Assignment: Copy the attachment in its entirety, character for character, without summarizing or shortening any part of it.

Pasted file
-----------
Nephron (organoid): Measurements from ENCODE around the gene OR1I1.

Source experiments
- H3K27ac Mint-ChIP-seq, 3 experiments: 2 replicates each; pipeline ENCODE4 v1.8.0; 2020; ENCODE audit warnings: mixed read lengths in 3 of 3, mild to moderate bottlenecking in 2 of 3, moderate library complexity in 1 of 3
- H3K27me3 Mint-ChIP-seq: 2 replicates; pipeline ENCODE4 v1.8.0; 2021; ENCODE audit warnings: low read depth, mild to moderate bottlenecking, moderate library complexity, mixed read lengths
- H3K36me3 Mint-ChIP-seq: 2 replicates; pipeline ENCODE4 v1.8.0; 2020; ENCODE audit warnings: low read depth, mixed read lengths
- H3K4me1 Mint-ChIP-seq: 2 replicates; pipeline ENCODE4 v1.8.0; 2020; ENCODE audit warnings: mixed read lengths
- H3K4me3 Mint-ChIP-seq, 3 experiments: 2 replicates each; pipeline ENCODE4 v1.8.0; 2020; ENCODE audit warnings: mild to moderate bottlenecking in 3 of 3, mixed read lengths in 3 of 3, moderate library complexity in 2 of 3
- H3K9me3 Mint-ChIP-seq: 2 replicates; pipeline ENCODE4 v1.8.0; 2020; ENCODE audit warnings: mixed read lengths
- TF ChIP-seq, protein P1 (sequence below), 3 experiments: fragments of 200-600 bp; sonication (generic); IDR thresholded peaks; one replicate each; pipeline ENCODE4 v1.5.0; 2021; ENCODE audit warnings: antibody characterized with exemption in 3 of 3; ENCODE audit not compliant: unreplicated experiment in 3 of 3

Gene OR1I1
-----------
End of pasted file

Nephron (organoid): Measurements from ENCODE around the gene OR1I1.

Source experiments
- H3K27ac Mint-ChIP-seq, 3 experiments: 2 replicates each; pipeline ENCODE4 v1.8.0; 2020; ENCODE audit warnings: mixed read lengths in 3 of 3, mild to moderate bottlenecking in 2 of 3, moderate library complexity in 1 of 3
- H3K27me3 Mint-ChIP-seq: 2 replicates; pipeline ENCODE4 v1.8.0; 2021; ENCODE audit warnings: low read depth, mild to moderate bottlenecking, moderate library complexity, mixed read lengths
- H3K36me3 Mint-ChIP-seq: 2 replicates; pipeline ENCODE4 v1.8.0; 2020; ENCODE audit warnings: low read depth, mixed read lengths
- H3K4me1 Mint-ChIP-seq: 2 replicates; pipeline ENCODE4 v1.8.0; 2020; ENCODE audit warnings: mixed read lengths
- H3K4me3 Mint-ChIP-seq, 3 experiments: 2 replicates each; pipeline ENCODE4 v1.8.0; 2020; ENCODE audit warnings: mild to moderate bottlenecking in 3 of 3, mixed read lengths in 3 of 3, moderate library complexity in 2 of 3
- H3K9me3 Mint-ChIP-seq: 2 replicates; pipeline ENCODE4 v1.8.0; 2020; ENCODE audit warnings: mixed read lengths
- TF ChIP-seq, protein P1 (sequence below), 3 experiments: fragments of 200-600 bp; sonication (generic); IDR thresholded peaks; one replicate each; pipeline ENCODE4 v1.5.0; 2021; ENCODE audit warnings: antibody characterized with exemption in 3 of 3; ENCODE audit not compliant: unreplicated experiment in 3 of 3

Gene OR1I1